Now, a spat over Gandhi glasses

Mahatma Gandhi’s iconic glasses sparked a war of words on Friday after a top official of the UN commented on India’s flagship Swachh Bharat Mission, prompting a sharp government response.

Addressing presspersons in Delhi, Leo Heller, UN Special Rapporteur on the Human Rights to Safe Drinking Water and Sanitation, said the programme’s use of Gandhian symbolism should be replaced with human rights concerns to address problems of manual scavenging.

“Everywhere I went, I saw the logo of the Clean India Mission — Gandhi’s glasses. In its third year of implementation, now is a critical time to replace the lens of those glasses with the human rights lens,” Mr. Heller said.

Hinting at the caste roles that influence traditional sanitation practices, Mr. Heller said those sections of society that were carrying on with manual scavenging should be included in the focus of the programme.

‘Baseless assertions’

Terming Mr. Heller’s observations “unsubstantiated”, an official statement said the “Government of India has deplored the serious insensitivity towards the Father of our Nation shown by Mr. Leo Heller ... The Central government strongly rejected his mostly baseless assertions and reiterated that the Swachh Bharat Mission and rural and urban drinking water programmes fully conform to the Human Rights Criteria and Principles (as established by the UN system).”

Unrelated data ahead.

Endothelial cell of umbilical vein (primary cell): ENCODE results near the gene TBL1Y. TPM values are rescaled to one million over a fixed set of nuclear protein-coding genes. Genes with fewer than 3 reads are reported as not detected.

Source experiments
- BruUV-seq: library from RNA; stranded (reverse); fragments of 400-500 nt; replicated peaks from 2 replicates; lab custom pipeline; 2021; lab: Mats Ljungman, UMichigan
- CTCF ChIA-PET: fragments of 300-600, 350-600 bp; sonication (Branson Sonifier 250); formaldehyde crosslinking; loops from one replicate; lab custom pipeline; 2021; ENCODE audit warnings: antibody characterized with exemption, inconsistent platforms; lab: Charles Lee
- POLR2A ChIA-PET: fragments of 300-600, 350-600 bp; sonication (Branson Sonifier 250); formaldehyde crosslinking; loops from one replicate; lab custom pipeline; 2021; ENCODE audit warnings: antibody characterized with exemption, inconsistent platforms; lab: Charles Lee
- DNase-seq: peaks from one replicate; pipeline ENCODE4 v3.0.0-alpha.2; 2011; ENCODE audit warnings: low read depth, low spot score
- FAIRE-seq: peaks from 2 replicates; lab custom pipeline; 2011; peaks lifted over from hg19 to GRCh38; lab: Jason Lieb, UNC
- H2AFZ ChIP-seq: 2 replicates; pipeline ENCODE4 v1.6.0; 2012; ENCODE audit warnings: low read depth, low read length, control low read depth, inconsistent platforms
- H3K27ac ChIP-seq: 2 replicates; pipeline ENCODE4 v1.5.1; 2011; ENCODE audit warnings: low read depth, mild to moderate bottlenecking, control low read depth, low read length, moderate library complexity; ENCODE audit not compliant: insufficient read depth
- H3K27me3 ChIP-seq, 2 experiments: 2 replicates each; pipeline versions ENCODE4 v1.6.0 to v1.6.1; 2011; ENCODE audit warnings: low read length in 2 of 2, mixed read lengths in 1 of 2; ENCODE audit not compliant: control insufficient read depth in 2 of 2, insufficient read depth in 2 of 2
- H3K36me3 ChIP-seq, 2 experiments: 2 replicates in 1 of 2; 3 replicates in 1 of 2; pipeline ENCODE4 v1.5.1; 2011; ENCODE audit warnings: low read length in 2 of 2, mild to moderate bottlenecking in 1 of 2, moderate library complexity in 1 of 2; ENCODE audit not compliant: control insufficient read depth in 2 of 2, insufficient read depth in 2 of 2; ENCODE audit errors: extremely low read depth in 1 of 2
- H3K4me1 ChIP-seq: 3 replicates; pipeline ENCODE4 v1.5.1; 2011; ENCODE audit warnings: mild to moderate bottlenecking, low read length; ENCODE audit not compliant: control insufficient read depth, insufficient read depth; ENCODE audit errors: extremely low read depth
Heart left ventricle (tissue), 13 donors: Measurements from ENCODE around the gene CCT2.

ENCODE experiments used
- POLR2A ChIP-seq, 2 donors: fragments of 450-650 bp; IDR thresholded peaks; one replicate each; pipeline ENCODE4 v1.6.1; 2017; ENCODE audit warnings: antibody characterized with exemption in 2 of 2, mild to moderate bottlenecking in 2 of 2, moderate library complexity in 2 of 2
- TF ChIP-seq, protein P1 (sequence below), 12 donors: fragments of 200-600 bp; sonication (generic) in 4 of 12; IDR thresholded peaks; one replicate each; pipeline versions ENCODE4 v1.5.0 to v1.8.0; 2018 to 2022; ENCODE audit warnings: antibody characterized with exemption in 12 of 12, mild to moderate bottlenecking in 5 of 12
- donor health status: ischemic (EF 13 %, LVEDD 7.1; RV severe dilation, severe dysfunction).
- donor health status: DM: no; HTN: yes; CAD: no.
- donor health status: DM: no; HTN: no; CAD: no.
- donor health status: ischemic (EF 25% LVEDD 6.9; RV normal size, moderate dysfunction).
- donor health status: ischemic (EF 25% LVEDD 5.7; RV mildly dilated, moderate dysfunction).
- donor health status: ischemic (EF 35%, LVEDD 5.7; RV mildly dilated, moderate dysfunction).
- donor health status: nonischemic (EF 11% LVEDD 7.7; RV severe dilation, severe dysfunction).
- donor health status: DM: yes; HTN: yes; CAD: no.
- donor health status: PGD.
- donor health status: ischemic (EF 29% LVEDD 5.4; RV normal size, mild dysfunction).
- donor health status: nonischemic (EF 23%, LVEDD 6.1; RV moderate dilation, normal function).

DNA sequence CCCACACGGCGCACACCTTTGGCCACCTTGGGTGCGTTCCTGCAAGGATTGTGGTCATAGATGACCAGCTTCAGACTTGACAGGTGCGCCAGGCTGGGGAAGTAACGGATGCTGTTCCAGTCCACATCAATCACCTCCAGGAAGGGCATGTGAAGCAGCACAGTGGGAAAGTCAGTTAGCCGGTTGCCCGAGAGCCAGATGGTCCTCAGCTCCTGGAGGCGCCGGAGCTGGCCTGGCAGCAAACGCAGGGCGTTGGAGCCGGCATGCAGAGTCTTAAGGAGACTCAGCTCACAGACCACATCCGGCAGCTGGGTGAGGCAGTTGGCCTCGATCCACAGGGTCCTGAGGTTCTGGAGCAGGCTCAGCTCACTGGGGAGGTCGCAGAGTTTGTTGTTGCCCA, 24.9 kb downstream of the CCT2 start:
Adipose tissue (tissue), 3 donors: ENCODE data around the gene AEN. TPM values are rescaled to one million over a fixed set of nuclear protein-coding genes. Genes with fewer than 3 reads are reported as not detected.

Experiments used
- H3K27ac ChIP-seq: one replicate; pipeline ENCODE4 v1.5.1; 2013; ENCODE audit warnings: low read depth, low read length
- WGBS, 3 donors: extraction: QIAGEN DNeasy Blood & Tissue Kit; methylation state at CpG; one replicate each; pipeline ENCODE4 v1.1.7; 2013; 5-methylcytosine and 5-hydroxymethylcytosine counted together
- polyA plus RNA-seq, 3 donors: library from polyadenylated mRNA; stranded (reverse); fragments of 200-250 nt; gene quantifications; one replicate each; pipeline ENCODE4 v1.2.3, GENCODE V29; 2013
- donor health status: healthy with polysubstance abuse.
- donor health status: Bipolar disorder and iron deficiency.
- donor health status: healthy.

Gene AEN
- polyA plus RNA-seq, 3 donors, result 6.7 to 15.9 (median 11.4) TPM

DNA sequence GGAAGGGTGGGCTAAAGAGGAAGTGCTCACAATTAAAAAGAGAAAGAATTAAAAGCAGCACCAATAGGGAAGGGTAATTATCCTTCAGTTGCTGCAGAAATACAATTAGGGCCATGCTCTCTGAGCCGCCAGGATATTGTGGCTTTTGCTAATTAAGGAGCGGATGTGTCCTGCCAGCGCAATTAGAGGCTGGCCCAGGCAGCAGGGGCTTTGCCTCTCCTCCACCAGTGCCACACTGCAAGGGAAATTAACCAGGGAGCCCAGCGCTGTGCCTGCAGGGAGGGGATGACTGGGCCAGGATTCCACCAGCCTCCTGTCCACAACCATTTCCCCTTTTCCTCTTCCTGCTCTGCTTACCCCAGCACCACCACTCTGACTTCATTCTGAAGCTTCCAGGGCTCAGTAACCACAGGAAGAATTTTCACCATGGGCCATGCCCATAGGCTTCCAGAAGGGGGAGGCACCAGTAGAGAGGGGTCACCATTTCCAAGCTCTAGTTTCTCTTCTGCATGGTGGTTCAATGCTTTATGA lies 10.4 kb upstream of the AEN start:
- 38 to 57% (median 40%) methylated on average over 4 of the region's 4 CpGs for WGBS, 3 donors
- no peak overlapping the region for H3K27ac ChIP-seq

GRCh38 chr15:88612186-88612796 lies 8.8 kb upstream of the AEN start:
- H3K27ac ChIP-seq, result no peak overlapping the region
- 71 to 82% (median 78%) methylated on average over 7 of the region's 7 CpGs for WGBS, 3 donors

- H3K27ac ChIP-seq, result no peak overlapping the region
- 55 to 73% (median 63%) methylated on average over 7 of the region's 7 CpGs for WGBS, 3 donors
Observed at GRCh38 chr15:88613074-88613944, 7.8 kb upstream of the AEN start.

The sharp response is unexpected as Mr. Heller’s two-week visit was the result of an invitation from the government. His press interaction came at the end of his visit from October 27 to November 10, during which he met State and Central-level officials engaged in the central cleanliness drive.

The government’s statement accuses Mr. Heller of making “sweeping generalisations” and claims that do not reflect the reality. It rejects his contention that there is inadequate attention to water supply and observes that since the 2009 launch of the National Rural Drinking Water Programme, ₹1,20,000 crore has been invested by the Union government and the States into the rural drinking water sector and ₹40,000 crore has been invested in the urban water supply since 2005. “The government has the highest commitment to human rights in general and particularly in the water supply and sanitation sectors and strongly rejects the claims in the UNSR’s report and press statements,” the statement said.

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Printable version | Dec 4, 2020 11:29:08 AM |

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